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Ohio’s Medicaid Department says a report by the federal inspector general that says the agency paid for medical care for dead people is wrong.

Andy Chow

Two more Ohio school districts want to join in the court case against the now closed online charter school, ECOT. The districts say they don’t trust Ohio Attorney General Mike DeWine to fight for their best interests. 

Gubernatorial candidates
Dan Konik

Since President Trump took office, thousands of Ohio women have taken to the White House and the Statehouse, advocating for abortion rights, equal pay and lambasting what they see as misogyny in government policies. The slogan “Remember in November” became one of their rallying cries. But will they? In a continuing series the Statehouse News Bureau breaks down how the two major party candidates for governor stack up when it comes to key issues, This report is on what Ohio’s candidates are doing to win women's votes.

Andy Chow

Republican leaders in the Ohio House and Senate are criticizing Democrat Rich Cordray and his campaign for governor. GOP lawmakers who control the Legislature say Cordray is making expensive promises.

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The Ohio Fraternal Order of Police is slamming Attorney General Mike DeWine, saying he has not done enough to speed up drug kit testing within his agency. However, DeWine’s office disputes the allegations of sluggish turnaround times.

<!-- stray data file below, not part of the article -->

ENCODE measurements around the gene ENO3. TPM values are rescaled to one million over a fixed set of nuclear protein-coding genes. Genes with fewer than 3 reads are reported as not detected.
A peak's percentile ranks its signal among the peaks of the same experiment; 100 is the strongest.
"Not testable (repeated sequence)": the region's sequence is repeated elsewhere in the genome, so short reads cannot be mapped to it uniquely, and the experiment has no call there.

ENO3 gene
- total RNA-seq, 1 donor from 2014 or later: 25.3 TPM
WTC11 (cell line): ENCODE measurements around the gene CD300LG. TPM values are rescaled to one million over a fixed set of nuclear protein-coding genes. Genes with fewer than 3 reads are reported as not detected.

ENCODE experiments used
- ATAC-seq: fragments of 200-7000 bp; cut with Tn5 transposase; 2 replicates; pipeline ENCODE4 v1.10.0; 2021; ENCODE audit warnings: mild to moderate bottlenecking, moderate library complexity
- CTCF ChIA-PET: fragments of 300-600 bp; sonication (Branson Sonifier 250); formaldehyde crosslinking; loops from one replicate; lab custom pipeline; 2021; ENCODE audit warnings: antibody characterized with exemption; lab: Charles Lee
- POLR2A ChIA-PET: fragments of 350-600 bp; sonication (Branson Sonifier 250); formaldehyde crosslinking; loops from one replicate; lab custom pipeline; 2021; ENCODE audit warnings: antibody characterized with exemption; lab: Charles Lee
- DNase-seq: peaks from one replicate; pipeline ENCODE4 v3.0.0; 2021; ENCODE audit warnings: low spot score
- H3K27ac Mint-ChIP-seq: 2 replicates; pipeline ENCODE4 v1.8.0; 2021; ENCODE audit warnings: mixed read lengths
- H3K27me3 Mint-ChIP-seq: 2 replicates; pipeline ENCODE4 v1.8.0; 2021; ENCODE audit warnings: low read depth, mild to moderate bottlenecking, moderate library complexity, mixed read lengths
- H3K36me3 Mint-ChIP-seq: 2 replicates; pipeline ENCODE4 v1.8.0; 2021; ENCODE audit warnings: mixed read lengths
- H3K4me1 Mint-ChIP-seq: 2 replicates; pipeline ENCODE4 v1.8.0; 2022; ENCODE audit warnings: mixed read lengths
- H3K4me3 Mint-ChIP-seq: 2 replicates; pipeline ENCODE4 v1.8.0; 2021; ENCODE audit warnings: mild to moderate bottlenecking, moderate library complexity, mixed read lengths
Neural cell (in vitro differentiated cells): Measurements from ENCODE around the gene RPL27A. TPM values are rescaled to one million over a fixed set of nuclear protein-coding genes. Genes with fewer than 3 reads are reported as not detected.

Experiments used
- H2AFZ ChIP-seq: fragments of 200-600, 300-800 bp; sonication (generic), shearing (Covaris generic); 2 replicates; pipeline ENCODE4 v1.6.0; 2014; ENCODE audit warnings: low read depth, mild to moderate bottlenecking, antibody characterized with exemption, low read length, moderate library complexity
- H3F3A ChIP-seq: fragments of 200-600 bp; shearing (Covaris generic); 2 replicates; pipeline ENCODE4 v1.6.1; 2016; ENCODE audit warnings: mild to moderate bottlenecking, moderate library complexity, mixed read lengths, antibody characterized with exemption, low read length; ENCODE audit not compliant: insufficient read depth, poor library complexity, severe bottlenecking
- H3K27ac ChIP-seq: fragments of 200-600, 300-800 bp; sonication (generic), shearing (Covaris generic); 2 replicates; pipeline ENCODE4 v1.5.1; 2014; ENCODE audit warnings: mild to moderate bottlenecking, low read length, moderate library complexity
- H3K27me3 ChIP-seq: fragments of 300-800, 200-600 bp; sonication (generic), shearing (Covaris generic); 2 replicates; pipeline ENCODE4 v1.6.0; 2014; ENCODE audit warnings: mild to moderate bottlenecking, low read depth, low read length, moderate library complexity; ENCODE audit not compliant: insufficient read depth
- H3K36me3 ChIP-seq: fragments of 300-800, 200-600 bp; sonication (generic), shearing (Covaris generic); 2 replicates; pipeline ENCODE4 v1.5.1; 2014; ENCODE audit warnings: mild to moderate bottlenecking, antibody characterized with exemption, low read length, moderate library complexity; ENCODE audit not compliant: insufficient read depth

Andy Chow

Early voting has been going for a week, and the number of registered voters is the highest it’s been in a decade. Many voters are opting to vote early through absentee ballot. That includes one major statewide official. 

Xenia
Jo Ingles

An Ohio pastor who was speaking out in support of Issue 1, the state ballot issue that would provide drug users and possessors with treatment instead of jail time, says he’s changing his mind. 

OGT/Ohio Channel

Ohio’s secretary of state keeps track of business filings and campaign finance records. But that office is best known for its role as the state’s elections chief. And it’s one of the five statewide executive offices that will have a new occupant in January.

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Voters in Ohio will see one statewide issue on the ballot. Supporters have said this constitutional amendment will steer non-violent drug offenders away from prison and into treatment. But opponents claim it will dismantle the work Ohio has already done to curb the opioid epidemic. 

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The state budget office is saying that if Issue 1 passes this fall, it will cost local communities more money for a variety of reasons. That’s a main reason why the issue, which is intended to divert money from incarceration into treatment in many cases, has drawn opposition from groups representing cities and counties. 

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